This is my gay poem
My poem about pride
And about finally coming out to my parents after 23 years
But you know some news falls on cotton-filled ears
Never bothering to ask where they got the cotton from.
And I haven’t seen my father since then
And I am holding on to the few memories where I was happy at home
Where I didn’t want to leave
Where I didn’t want to leave
Where I didn’t want to die
I was still a child the first time they said they hate gay people
I was 11 when I first remember thinking they were right.
And every year after I hid deeper and deeper until I was drowning
Until my lungs were screaming out for air
And I never looked back
Or at least I could never go back
But sometimes I miss a cute scarf or hat I left in that closet and have to convince myself I am better off without them
No matter how safe they made me feel
Or how warm the fabric
But I shattered that closet
It doesn’t exist
I threw a brick through its doors
And Martha P. Johnson did it first
And we will continue to throw bricks
Until they finally stop killing us
Until we stop counting hate crimes like sheep
Just to fall back asleep
I want to know that Matthew Shepard and so many others didn’t die for nothing
That we won’t give up fighting
And there is an inferno on the tip of my tongue that burns even the darkest poems
And I will write and I will scream
And I will read poem after poem after poem or however long it takes for the world to see that Black Lives Matter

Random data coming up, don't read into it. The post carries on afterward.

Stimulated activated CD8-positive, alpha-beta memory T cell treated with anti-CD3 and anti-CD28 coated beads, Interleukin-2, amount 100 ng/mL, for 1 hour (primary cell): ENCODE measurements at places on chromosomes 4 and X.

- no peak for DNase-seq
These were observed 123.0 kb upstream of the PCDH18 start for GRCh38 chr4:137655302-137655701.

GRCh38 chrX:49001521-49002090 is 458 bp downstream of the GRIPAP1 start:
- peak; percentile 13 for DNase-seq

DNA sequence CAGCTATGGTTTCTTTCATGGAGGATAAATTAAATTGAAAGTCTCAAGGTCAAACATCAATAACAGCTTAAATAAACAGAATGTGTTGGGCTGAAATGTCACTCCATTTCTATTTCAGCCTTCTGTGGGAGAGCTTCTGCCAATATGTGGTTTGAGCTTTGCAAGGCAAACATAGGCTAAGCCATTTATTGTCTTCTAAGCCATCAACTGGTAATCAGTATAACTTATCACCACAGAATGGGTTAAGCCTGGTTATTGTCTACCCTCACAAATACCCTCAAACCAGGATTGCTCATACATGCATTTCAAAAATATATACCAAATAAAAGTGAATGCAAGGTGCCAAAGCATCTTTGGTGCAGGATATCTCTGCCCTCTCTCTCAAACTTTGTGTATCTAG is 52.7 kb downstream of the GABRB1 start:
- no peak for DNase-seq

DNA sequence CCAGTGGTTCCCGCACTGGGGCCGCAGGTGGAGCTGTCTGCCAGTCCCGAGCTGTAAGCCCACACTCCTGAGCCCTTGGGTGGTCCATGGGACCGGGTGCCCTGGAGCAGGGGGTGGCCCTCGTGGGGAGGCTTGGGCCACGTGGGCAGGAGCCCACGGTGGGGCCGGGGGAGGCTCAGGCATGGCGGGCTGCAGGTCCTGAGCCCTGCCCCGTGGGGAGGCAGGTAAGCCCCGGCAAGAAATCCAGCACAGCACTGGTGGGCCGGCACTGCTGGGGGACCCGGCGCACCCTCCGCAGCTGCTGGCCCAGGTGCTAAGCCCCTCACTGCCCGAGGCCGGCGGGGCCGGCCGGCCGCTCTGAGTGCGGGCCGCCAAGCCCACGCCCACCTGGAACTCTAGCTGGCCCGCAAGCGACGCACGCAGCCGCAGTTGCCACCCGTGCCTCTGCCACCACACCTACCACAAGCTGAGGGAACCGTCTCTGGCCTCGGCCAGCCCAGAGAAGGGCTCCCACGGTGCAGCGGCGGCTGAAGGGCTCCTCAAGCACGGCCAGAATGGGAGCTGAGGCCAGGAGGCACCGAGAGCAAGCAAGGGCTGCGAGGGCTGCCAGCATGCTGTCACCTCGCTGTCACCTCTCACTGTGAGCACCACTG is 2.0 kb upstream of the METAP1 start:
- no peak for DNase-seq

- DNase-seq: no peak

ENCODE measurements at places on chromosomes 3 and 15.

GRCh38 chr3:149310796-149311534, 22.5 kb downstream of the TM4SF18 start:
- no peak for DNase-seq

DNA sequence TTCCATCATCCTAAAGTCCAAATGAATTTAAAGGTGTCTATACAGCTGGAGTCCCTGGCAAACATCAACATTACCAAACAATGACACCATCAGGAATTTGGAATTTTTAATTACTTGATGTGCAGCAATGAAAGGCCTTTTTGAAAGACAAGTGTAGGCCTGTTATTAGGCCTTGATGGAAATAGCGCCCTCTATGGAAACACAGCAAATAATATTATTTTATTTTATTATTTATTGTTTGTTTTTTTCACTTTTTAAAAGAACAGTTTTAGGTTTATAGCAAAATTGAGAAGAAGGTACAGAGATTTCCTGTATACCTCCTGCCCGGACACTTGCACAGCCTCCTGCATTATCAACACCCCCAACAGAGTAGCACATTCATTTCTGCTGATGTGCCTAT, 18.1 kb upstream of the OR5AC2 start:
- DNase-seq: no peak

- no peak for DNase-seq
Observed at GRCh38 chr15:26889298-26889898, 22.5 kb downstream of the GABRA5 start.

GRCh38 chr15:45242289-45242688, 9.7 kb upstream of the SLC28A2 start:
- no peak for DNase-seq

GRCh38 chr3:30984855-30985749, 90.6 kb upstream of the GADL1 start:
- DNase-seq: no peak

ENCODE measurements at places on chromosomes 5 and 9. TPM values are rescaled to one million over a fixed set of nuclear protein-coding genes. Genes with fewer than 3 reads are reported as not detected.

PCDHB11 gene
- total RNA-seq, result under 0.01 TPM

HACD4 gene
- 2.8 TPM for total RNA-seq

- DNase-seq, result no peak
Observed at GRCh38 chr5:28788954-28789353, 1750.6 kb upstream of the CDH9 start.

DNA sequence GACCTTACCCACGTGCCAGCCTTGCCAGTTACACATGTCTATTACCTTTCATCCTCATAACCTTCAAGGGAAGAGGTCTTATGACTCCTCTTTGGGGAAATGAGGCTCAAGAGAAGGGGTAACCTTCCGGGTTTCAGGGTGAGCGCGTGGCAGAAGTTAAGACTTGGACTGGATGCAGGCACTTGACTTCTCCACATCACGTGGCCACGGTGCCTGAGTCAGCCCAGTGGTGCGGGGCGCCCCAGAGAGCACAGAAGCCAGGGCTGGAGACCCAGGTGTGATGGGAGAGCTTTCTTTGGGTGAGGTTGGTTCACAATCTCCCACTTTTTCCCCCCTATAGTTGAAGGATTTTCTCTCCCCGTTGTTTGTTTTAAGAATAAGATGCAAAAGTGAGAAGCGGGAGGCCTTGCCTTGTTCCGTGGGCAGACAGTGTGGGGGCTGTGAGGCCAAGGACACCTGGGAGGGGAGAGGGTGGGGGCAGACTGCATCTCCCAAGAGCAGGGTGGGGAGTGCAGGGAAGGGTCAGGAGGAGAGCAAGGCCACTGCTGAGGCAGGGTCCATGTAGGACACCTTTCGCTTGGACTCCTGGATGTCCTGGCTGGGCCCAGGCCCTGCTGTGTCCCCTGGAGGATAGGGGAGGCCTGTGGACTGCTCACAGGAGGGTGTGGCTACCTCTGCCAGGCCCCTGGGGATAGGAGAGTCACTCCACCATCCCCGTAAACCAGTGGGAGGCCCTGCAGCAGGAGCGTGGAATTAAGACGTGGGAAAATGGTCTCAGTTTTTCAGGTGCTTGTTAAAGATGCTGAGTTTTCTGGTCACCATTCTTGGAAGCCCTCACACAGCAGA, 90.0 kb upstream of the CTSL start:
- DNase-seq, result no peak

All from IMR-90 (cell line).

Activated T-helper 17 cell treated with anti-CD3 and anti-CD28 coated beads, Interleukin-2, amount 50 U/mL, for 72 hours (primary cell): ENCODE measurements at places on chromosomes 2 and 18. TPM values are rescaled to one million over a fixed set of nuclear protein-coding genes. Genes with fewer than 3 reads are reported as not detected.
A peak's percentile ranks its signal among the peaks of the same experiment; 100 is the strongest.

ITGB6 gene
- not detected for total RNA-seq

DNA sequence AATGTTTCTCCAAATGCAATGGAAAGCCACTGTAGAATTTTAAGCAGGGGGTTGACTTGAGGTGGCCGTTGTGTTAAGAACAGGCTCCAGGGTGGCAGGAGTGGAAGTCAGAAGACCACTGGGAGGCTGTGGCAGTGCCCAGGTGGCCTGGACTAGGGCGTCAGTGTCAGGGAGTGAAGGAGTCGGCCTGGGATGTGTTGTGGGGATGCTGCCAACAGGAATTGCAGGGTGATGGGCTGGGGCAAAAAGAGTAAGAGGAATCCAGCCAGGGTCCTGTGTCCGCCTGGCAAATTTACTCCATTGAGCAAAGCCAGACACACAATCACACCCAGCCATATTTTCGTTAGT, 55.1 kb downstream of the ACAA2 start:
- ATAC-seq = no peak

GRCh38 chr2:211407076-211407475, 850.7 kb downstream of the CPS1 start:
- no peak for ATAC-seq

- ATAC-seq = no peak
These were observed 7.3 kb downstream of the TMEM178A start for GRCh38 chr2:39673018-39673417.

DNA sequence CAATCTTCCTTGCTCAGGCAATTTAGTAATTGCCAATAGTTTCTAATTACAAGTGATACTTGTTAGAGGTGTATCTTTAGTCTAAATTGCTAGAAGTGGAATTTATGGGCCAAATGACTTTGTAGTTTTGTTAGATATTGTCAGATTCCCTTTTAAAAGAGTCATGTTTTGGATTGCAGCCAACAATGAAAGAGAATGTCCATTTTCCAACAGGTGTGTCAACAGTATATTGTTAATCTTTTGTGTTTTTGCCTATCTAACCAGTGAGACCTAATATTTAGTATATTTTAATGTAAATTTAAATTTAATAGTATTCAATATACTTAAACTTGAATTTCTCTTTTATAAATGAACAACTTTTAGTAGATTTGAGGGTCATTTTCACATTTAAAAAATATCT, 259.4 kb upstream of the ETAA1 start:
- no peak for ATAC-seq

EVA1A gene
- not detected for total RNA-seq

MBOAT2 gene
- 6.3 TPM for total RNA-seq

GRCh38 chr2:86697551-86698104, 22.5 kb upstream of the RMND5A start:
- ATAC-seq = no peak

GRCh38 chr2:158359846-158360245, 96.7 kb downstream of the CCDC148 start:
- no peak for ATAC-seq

That trans lives matter
And that every queer child is worthy of love and acceptance,
or at least the promise that they won’t be hunted for who they love.
And it’s not fair that the religion of love spreads so much hate
And it’s not fair that those concerned for the children would rather them die than be gay.
And it’s not fair for your parent to be your first real bully
But more often than not that’s the reality for men like me
And I think fathers are afraid that to love another man
Means allowing another man to treat you the way they treat women
As if somehow being gay means I will be less of a man
That I won’t have the privileges of a man
But I am still just a man
Whatever that really means
And a man never hits a woman
That I know for sure
But a man doesn’t hit his boyfriend either
Love isn’t a game of who wins first
It is an agreement to love at the same time
Through all the key changes and tempo shifts.
Not that my parents taught me much about love
Just to know when to let go of it
And my parents were the first people I ever loved but also the first I thought would kill me.
And children will listen
When you say fags like me should be imprisoned for existing
Some words can never be forgotten
And some emotions can only be described as sad
Though sad isn’t a big enough word to cover it.
And gay is synonymous with happy
Which is so ironic
But also makes so much sense
Like how a rainbow is a sign from god
To never flood us again
To never massacre his people again
And we are a reminder of that promise
That god is love
And we are love
And love is so gay
And we love so deeply
Because you have to love this much
This helplessly and hopefully
To risk this much in pursuit of it.
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